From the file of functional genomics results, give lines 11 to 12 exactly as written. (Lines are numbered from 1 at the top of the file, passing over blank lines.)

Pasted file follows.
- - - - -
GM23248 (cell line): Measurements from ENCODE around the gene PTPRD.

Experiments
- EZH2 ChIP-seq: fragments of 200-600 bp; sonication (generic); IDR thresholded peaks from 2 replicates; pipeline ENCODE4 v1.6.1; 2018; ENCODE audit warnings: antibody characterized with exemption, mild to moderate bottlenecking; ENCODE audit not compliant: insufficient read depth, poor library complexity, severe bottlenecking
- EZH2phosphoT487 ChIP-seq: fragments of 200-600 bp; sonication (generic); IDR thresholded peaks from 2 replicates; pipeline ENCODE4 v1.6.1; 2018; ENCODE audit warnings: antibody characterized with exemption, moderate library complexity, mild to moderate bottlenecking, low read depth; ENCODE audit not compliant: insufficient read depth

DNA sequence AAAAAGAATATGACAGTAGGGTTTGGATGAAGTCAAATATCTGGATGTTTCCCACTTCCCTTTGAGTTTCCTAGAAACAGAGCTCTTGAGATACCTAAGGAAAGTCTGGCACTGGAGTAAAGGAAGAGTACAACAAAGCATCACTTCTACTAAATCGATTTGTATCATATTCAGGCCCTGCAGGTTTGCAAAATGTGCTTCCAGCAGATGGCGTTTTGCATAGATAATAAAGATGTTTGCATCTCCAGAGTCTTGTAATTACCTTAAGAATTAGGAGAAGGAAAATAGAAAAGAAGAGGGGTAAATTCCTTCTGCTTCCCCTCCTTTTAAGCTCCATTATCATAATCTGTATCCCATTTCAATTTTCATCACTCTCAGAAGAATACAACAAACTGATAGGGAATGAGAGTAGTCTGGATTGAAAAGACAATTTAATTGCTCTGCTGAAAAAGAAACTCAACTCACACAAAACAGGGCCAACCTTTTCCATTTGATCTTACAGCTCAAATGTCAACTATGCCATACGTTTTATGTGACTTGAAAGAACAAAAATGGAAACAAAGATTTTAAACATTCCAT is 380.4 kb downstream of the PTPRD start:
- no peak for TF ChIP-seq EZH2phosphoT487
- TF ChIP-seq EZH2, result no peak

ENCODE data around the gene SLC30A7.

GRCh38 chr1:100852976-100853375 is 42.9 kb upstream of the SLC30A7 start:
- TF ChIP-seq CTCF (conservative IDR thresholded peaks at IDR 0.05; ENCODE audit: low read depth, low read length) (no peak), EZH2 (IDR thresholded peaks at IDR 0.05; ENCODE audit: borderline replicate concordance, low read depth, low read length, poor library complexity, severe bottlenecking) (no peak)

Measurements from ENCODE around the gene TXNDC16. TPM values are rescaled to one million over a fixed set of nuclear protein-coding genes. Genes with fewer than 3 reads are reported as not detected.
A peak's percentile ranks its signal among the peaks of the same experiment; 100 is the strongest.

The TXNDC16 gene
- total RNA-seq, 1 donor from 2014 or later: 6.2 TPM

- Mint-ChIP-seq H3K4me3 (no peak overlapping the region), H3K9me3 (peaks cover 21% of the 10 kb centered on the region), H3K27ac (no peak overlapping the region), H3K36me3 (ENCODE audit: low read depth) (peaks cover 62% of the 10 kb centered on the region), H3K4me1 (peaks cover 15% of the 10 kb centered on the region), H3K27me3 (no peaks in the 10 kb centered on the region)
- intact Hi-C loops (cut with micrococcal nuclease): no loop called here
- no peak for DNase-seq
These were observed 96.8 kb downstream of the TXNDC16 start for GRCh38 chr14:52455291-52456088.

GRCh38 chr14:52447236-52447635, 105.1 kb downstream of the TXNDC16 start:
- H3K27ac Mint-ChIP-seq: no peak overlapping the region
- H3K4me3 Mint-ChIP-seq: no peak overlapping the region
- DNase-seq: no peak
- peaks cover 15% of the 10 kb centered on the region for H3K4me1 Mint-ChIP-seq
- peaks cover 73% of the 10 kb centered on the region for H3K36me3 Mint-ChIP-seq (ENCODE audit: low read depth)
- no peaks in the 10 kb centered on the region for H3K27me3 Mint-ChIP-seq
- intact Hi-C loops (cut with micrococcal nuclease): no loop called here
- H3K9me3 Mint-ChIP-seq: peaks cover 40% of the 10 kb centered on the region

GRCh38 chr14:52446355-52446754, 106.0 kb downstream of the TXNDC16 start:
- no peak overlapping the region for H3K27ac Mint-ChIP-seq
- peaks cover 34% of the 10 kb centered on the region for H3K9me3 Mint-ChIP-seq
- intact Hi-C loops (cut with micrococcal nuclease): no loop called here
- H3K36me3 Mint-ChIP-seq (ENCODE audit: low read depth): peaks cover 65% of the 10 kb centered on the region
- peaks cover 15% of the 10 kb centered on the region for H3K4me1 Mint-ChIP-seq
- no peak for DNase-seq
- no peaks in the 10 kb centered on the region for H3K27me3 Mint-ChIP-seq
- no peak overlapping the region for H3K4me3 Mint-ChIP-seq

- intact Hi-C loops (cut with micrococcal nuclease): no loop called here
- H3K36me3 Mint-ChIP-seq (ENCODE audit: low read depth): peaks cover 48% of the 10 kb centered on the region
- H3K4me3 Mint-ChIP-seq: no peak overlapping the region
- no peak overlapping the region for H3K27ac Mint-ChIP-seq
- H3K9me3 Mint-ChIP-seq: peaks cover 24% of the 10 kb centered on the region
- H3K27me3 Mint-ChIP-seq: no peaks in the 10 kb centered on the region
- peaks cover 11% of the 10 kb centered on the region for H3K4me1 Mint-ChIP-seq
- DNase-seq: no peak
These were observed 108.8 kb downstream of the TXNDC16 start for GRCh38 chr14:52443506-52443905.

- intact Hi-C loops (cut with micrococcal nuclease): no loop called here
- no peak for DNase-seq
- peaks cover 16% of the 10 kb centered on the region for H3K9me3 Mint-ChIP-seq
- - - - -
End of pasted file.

Measurements from ENCODE around the gene TXNDC16. TPM values are rescaled to one million over a fixed set of nuclear protein-coding genes. Genes with fewer than 3 reads are reported as not detected.
A peak's percentile ranks its signal among the peaks of the same experiment; 100 is the strongest.